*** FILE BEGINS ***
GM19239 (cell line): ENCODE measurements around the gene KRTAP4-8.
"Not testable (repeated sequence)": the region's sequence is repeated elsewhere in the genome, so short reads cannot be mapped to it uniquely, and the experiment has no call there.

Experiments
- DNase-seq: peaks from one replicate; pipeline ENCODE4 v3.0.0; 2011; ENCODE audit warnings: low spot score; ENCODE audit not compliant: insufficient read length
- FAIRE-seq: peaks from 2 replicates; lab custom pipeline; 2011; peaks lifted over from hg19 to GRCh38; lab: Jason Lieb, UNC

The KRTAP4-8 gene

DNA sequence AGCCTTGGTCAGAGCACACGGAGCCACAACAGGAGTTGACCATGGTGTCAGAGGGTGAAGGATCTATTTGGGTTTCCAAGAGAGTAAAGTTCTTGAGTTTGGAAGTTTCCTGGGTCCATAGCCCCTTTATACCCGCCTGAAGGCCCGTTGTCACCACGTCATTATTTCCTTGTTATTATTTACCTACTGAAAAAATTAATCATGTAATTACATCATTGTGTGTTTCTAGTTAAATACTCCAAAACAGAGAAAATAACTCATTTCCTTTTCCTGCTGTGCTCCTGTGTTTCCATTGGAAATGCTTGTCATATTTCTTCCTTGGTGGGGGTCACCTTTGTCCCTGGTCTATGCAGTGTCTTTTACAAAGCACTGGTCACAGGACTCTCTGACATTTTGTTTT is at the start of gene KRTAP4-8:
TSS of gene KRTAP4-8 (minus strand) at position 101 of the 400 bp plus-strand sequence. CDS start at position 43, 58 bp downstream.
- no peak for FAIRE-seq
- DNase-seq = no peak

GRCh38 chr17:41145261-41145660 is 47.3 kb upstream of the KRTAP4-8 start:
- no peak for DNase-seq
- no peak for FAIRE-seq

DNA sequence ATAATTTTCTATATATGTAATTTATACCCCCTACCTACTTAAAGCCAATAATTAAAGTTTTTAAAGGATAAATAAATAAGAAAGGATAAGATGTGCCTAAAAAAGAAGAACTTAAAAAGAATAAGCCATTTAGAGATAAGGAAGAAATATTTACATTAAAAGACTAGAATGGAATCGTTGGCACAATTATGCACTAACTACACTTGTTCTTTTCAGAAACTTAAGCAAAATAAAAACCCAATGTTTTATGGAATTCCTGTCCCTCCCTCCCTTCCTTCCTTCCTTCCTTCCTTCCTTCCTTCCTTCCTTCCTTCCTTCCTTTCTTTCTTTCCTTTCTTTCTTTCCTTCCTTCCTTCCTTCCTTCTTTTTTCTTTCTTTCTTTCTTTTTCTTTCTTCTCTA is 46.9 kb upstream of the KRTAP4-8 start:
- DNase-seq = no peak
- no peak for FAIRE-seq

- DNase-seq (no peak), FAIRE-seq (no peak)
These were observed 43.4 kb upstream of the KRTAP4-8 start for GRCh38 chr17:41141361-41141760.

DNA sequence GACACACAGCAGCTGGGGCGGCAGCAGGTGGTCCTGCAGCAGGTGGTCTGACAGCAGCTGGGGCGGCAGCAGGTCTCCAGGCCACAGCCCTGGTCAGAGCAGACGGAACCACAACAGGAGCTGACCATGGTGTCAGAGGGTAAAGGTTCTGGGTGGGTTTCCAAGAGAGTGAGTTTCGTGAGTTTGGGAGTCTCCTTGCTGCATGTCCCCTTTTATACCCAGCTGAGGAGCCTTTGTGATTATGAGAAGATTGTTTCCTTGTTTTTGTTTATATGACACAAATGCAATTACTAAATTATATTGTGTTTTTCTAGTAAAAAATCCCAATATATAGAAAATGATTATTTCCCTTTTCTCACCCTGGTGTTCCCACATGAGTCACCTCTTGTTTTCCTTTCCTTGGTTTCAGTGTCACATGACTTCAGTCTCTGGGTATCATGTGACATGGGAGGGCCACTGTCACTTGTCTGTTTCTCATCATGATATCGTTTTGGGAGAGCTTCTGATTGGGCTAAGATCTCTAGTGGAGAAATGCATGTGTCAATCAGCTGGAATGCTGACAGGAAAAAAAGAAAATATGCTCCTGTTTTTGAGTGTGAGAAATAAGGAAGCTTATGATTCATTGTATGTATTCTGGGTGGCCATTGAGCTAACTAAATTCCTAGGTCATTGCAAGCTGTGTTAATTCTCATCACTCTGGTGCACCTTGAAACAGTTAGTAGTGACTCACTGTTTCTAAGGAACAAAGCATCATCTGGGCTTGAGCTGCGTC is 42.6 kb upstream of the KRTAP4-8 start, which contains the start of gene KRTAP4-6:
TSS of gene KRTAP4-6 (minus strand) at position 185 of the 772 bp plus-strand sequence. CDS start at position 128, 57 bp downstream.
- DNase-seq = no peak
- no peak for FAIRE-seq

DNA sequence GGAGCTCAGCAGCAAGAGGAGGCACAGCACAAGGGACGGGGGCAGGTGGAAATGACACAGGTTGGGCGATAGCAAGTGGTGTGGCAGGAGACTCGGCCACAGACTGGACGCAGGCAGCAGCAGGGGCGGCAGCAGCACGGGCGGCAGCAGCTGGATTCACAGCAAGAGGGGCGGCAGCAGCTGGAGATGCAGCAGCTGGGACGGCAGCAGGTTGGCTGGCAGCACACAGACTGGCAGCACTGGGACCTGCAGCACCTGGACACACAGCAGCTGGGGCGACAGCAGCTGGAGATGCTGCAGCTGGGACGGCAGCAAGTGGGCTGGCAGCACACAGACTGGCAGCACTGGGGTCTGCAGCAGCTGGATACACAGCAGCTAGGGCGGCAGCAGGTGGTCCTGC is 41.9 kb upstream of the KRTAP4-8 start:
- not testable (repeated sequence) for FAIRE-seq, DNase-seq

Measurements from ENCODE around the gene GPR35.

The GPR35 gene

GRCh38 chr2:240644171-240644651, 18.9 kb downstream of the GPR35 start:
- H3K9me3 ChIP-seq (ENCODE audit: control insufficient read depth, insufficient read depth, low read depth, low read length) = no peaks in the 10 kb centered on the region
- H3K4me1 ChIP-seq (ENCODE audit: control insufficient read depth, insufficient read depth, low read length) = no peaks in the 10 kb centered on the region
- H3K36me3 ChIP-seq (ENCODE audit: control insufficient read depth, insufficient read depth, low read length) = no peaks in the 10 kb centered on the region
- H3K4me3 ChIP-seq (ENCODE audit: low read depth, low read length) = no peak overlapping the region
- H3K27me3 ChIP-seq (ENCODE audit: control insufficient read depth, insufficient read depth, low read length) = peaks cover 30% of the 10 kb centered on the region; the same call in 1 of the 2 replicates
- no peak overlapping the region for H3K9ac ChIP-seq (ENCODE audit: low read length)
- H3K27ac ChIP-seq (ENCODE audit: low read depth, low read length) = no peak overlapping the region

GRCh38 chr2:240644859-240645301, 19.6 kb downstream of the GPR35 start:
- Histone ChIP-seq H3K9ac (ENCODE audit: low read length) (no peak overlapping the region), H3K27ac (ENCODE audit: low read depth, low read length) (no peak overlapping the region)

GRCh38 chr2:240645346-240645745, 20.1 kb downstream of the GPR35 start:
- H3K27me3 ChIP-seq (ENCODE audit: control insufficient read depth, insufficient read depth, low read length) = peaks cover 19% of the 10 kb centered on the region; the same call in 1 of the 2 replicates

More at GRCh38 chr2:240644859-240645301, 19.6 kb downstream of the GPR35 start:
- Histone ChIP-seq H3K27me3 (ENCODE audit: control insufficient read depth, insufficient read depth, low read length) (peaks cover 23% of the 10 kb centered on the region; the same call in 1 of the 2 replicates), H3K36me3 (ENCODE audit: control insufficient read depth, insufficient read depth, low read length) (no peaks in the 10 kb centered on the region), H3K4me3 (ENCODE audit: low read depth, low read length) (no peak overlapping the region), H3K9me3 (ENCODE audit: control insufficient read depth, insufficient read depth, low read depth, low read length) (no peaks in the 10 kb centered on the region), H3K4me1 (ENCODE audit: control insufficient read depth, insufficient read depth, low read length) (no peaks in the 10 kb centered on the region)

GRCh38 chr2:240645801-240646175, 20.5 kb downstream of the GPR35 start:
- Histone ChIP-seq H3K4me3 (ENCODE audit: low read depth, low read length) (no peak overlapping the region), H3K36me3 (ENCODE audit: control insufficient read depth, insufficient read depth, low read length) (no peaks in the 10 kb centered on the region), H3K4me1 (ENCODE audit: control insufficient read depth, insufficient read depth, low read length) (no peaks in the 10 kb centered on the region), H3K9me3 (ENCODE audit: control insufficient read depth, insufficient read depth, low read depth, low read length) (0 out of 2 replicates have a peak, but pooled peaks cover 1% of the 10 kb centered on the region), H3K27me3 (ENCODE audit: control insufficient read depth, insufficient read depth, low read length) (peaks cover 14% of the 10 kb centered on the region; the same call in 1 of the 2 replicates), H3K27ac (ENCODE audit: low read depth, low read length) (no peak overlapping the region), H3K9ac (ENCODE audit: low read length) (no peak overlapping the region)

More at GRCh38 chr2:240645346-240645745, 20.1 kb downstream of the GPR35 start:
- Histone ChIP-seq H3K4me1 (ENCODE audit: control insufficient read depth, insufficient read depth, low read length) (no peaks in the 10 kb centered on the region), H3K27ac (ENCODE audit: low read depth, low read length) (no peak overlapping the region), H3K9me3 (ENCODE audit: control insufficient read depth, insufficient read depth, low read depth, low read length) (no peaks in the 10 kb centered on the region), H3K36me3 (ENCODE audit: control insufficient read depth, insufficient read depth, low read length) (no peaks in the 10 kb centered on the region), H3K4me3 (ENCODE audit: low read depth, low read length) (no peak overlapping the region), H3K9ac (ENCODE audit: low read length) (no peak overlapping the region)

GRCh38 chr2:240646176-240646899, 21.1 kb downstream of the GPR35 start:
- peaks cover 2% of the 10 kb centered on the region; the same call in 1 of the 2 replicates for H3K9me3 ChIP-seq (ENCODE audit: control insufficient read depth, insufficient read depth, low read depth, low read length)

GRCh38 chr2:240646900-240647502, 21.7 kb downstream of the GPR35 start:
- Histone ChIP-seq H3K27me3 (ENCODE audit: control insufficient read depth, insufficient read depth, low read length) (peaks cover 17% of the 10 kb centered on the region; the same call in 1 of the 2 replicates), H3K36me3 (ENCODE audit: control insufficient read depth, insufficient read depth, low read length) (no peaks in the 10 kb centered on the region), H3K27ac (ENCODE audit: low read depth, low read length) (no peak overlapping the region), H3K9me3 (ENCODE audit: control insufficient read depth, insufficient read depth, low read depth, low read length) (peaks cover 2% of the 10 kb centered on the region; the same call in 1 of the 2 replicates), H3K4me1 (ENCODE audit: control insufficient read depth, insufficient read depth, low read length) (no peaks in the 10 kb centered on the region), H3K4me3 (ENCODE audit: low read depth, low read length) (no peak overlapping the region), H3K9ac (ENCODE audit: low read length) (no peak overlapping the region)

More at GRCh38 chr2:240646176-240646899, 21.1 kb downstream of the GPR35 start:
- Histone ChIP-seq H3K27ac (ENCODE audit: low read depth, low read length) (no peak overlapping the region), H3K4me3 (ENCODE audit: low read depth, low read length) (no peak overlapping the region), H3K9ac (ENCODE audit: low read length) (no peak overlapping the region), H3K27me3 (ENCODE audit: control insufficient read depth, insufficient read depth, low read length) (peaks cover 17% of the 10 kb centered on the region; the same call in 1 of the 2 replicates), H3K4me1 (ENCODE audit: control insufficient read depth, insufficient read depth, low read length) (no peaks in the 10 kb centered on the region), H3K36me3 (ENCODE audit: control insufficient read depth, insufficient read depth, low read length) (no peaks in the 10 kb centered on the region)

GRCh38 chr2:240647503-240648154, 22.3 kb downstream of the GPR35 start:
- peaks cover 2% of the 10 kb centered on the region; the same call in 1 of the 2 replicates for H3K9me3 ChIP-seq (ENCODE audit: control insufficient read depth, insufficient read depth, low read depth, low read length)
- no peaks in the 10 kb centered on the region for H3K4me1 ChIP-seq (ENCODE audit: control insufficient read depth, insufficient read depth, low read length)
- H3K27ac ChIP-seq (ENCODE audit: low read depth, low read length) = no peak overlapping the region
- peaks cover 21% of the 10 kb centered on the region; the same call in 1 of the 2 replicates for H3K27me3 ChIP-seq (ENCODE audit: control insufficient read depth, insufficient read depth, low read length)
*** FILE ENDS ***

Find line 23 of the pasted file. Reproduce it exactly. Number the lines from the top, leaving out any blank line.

DNA sequence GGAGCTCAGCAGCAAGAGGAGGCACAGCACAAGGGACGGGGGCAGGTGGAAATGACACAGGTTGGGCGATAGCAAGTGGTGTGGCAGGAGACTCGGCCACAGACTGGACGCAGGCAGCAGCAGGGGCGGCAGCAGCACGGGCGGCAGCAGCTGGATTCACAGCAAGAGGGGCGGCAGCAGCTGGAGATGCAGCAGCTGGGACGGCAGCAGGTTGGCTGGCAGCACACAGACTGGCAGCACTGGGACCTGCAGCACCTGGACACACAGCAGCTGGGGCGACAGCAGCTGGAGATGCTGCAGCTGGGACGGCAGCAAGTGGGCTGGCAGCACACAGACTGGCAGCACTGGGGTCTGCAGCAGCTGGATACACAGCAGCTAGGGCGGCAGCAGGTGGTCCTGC is 41.9 kb upstream of the KRTAP4-8 start: